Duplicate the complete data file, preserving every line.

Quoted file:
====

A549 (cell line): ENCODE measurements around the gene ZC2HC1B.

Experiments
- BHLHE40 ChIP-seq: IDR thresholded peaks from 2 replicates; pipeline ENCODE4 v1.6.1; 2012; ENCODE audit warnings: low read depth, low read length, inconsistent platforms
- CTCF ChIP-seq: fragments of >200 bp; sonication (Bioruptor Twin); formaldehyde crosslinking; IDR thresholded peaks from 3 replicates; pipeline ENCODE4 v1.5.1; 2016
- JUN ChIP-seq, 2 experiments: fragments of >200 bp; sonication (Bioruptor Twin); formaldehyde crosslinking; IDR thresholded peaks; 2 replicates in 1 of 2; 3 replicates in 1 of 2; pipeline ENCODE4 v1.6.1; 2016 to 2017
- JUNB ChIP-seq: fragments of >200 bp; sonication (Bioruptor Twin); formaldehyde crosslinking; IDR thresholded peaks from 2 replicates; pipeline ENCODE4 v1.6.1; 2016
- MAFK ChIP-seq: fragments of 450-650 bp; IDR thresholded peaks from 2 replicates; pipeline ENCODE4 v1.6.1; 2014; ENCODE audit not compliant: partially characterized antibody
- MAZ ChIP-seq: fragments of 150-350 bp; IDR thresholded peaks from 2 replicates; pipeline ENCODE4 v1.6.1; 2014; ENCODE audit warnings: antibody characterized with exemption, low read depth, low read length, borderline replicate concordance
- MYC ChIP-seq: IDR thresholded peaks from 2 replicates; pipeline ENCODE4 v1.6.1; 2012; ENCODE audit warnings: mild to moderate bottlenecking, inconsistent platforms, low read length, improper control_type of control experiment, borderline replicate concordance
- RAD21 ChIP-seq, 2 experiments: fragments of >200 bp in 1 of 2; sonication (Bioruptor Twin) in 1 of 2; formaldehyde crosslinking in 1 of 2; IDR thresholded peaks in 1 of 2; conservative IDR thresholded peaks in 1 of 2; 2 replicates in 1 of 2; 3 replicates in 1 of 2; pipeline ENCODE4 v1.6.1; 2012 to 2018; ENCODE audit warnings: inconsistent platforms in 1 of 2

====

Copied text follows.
A549 (cell line): ENCODE measurements around the gene ZC2HC1B.

Experiments
- BHLHE40 ChIP-seq: IDR thresholded peaks from 2 replicates; pipeline ENCODE4 v1.6.1; 2012; ENCODE audit warnings: low read depth, low read length, inconsistent platforms
- CTCF ChIP-seq: fragments of >200 bp; sonication (Bioruptor Twin); formaldehyde crosslinking; IDR thresholded peaks from 3 replicates; pipeline ENCODE4 v1.5.1; 2016
- JUN ChIP-seq, 2 experiments: fragments of >200 bp; sonication (Bioruptor Twin); formaldehyde crosslinking; IDR thresholded peaks; 2 replicates in 1 of 2; 3 replicates in 1 of 2; pipeline ENCODE4 v1.6.1; 2016 to 2017
- JUNB ChIP-seq: fragments of >200 bp; sonication (Bioruptor Twin); formaldehyde crosslinking; IDR thresholded peaks from 2 replicates; pipeline ENCODE4 v1.6.1; 2016
- MAFK ChIP-seq: fragments of 450-650 bp; IDR thresholded peaks from 2 replicates; pipeline ENCODE4 v1.6.1; 2014; ENCODE audit not compliant: partially characterized antibody
- MAZ ChIP-seq: fragments of 150-350 bp; IDR thresholded peaks from 2 replicates; pipeline ENCODE4 v1.6.1; 2014; ENCODE audit warnings: antibody characterized with exemption, low read depth, low read length, borderline replicate concordance
- MYC ChIP-seq: IDR thresholded peaks from 2 replicates; pipeline ENCODE4 v1.6.1; 2012; ENCODE audit warnings: mild to moderate bottlenecking, inconsistent platforms, low read length, improper control_type of control experiment, borderline replicate concordance
- RAD21 ChIP-seq, 2 experiments: fragments of >200 bp in 1 of 2; sonication (Bioruptor Twin) in 1 of 2; formaldehyde crosslinking in 1 of 2; IDR thresholded peaks in 1 of 2; conservative IDR thresholded peaks in 1 of 2; 2 replicates in 1 of 2; 3 replicates in 1 of 2; pipeline ENCODE4 v1.6.1; 2012 to 2018; ENCODE audit warnings: inconsistent platforms in 1 of 2